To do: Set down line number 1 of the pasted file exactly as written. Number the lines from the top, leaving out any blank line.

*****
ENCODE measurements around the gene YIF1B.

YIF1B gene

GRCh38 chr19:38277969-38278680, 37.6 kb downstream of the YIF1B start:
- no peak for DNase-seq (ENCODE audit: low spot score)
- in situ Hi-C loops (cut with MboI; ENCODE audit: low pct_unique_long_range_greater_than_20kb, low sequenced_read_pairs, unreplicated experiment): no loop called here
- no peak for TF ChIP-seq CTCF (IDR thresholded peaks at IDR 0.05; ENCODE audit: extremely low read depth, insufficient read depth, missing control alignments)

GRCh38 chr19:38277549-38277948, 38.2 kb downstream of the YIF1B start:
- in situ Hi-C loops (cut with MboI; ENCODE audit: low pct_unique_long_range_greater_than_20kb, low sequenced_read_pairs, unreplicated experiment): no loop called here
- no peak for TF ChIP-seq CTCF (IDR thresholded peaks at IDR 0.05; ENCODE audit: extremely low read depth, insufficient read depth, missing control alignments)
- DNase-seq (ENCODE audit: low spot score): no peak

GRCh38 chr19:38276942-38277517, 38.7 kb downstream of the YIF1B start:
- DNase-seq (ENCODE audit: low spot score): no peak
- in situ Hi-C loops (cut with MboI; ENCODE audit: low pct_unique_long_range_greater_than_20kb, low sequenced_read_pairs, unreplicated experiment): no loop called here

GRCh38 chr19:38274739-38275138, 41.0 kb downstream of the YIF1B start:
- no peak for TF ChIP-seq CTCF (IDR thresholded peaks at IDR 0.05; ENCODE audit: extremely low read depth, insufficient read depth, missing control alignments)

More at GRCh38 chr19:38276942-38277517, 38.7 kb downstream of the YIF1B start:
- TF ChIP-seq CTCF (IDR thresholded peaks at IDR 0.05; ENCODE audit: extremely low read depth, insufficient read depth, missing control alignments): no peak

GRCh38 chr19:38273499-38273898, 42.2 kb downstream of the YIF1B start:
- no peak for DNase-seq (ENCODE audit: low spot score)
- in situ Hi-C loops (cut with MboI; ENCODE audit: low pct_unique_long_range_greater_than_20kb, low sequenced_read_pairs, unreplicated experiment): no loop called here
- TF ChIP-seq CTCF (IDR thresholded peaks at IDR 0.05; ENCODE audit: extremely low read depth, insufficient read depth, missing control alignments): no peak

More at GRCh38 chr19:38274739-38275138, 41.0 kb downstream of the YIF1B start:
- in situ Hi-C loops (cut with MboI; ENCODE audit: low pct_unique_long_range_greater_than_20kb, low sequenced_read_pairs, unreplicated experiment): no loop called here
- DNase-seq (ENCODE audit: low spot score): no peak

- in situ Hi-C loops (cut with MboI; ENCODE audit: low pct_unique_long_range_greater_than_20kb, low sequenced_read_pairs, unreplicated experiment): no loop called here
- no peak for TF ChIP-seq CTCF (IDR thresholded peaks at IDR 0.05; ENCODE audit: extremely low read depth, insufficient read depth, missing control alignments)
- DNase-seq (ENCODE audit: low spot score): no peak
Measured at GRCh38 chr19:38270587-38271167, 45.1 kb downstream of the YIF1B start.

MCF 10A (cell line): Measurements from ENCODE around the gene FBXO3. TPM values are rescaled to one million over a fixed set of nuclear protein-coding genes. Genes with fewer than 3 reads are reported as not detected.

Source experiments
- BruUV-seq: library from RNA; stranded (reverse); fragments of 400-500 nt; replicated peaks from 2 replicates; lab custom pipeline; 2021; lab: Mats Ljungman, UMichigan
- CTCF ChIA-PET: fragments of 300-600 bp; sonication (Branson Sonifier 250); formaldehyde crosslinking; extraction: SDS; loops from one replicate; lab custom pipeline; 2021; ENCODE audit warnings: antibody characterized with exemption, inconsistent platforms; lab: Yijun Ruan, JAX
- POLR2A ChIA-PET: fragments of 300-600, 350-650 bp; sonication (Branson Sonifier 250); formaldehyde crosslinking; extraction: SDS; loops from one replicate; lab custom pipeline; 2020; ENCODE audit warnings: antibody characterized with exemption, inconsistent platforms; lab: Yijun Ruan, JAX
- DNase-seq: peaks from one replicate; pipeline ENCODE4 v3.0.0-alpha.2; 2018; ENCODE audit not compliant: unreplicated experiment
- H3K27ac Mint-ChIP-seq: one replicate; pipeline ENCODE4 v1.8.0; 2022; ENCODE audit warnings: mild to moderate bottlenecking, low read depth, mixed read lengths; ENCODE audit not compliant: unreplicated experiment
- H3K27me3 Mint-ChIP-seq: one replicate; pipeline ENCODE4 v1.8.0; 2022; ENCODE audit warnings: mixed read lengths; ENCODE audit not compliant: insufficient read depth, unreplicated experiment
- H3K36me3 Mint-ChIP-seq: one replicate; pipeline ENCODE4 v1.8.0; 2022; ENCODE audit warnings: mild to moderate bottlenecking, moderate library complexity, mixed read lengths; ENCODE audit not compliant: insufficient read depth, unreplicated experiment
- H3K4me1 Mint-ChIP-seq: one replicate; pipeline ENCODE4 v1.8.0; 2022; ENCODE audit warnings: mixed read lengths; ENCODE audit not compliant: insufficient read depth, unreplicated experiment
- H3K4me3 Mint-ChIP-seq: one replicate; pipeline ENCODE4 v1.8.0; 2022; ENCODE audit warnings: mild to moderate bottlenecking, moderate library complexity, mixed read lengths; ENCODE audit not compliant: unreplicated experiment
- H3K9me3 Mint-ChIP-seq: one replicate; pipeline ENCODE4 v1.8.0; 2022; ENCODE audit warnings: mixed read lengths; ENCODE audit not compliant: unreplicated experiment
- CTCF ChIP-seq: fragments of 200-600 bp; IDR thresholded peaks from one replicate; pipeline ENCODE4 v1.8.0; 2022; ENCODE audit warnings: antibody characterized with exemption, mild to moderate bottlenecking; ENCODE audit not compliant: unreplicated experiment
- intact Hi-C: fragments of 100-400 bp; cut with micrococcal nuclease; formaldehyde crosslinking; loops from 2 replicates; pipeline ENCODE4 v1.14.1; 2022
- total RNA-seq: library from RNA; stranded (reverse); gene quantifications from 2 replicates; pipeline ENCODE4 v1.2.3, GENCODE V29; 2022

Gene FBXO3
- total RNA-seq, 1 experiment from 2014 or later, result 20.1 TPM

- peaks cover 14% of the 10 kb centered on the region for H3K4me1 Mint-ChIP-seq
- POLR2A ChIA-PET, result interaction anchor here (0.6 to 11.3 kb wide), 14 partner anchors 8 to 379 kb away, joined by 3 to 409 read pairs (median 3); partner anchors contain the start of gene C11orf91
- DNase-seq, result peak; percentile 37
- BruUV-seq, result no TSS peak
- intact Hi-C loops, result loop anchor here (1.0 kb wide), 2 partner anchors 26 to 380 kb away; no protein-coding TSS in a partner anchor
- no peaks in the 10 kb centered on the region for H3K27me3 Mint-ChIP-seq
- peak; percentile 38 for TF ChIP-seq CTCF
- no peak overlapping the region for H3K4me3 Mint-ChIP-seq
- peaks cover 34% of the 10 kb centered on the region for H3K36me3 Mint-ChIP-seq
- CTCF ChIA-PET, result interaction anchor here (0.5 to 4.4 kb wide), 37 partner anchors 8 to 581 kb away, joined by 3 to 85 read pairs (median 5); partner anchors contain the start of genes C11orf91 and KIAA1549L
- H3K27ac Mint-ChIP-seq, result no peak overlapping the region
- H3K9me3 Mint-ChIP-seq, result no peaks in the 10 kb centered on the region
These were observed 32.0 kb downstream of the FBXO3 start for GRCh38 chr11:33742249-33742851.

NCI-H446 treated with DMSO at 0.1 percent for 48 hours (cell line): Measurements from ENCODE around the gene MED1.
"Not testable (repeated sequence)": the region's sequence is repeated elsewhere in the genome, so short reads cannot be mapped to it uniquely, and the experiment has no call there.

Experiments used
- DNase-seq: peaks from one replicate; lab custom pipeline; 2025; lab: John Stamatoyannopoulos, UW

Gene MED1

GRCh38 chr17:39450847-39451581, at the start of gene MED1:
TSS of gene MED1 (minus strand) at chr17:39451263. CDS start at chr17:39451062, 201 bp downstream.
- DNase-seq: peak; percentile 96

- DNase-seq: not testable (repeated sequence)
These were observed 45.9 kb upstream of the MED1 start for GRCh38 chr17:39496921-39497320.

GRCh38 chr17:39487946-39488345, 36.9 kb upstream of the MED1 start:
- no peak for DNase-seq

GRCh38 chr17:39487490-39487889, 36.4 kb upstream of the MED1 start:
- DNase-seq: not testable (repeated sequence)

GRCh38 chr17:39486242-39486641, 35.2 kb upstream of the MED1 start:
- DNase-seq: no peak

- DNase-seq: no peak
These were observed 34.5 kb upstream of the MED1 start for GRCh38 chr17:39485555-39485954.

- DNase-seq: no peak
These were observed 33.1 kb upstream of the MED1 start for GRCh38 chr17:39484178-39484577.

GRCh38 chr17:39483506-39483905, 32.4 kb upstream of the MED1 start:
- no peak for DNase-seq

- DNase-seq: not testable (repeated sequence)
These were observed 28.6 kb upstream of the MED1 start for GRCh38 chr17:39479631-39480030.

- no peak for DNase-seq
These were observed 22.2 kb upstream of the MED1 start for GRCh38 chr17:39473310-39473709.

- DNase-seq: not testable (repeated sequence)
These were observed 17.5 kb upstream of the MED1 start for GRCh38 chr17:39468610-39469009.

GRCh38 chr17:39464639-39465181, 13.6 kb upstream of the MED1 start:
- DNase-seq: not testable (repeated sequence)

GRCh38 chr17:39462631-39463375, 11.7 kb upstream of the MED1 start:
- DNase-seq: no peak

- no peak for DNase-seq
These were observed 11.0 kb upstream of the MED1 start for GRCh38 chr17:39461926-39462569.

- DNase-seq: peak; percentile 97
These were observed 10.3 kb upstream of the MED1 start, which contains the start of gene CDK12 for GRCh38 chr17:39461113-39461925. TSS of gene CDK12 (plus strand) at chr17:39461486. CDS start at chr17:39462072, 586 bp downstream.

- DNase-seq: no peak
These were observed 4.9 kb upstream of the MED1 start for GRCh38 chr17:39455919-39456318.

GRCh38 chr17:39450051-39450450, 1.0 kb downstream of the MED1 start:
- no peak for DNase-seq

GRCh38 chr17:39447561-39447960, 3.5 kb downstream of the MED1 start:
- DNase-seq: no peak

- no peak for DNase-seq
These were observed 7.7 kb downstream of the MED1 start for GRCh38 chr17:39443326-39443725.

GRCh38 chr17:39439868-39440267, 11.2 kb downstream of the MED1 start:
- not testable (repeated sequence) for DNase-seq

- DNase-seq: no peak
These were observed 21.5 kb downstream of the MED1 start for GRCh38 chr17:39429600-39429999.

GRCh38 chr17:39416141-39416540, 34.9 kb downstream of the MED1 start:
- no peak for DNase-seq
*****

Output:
ENCODE measurements around the gene YIF1B.